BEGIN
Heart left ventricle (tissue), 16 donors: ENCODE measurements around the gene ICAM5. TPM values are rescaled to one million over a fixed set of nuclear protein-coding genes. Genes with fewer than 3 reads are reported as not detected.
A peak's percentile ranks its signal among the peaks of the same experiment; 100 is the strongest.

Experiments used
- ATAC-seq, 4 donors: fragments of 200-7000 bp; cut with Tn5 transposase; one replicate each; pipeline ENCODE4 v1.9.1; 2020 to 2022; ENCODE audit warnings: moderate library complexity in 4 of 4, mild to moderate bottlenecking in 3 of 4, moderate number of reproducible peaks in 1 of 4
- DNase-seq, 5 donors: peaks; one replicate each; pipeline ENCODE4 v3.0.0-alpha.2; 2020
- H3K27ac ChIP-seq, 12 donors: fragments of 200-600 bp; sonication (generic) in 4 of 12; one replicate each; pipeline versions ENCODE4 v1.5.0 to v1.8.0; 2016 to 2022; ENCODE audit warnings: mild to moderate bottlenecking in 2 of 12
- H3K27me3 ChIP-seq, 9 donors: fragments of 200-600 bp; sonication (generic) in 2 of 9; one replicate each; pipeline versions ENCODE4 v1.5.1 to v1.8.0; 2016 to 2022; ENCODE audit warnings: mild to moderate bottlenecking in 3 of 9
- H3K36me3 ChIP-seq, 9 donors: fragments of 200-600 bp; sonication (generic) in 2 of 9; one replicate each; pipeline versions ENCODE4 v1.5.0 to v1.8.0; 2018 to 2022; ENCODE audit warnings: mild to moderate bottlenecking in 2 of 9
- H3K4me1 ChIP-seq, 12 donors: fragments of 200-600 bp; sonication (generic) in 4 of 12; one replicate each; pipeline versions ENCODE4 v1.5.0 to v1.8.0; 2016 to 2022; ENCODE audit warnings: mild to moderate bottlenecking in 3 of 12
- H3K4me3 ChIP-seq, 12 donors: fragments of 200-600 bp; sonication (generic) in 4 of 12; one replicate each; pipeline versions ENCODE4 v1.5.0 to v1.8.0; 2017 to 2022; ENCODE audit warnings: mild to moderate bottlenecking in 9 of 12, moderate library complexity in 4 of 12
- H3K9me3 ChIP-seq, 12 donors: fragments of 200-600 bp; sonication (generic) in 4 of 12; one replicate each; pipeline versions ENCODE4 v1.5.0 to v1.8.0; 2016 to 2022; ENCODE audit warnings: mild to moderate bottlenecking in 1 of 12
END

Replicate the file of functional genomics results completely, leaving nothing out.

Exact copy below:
Heart left ventricle (tissue), 16 donors: ENCODE measurements around the gene ICAM5. TPM values are rescaled to one million over a fixed set of nuclear protein-coding genes. Genes with fewer than 3 reads are reported as not detected.
A peak's percentile ranks its signal among the peaks of the same experiment; 100 is the strongest.

Experiments used
- ATAC-seq, 4 donors: fragments of 200-7000 bp; cut with Tn5 transposase; one replicate each; pipeline ENCODE4 v1.9.1; 2020 to 2022; ENCODE audit warnings: moderate library complexity in 4 of 4, mild to moderate bottlenecking in 3 of 4, moderate number of reproducible peaks in 1 of 4
- DNase-seq, 5 donors: peaks; one replicate each; pipeline ENCODE4 v3.0.0-alpha.2; 2020
- H3K27ac ChIP-seq, 12 donors: fragments of 200-600 bp; sonication (generic) in 4 of 12; one replicate each; pipeline versions ENCODE4 v1.5.0 to v1.8.0; 2016 to 2022; ENCODE audit warnings: mild to moderate bottlenecking in 2 of 12
- H3K27me3 ChIP-seq, 9 donors: fragments of 200-600 bp; sonication (generic) in 2 of 9; one replicate each; pipeline versions ENCODE4 v1.5.1 to v1.8.0; 2016 to 2022; ENCODE audit warnings: mild to moderate bottlenecking in 3 of 9
- H3K36me3 ChIP-seq, 9 donors: fragments of 200-600 bp; sonication (generic) in 2 of 9; one replicate each; pipeline versions ENCODE4 v1.5.0 to v1.8.0; 2018 to 2022; ENCODE audit warnings: mild to moderate bottlenecking in 2 of 9
- H3K4me1 ChIP-seq, 12 donors: fragments of 200-600 bp; sonication (generic) in 4 of 12; one replicate each; pipeline versions ENCODE4 v1.5.0 to v1.8.0; 2016 to 2022; ENCODE audit warnings: mild to moderate bottlenecking in 3 of 12
- H3K4me3 ChIP-seq, 12 donors: fragments of 200-600 bp; sonication (generic) in 4 of 12; one replicate each; pipeline versions ENCODE4 v1.5.0 to v1.8.0; 2017 to 2022; ENCODE audit warnings: mild to moderate bottlenecking in 9 of 12, moderate library complexity in 4 of 12
- H3K9me3 ChIP-seq, 12 donors: fragments of 200-600 bp; sonication (generic) in 4 of 12; one replicate each; pipeline versions ENCODE4 v1.5.0 to v1.8.0; 2016 to 2022; ENCODE audit warnings: mild to moderate bottlenecking in 1 of 12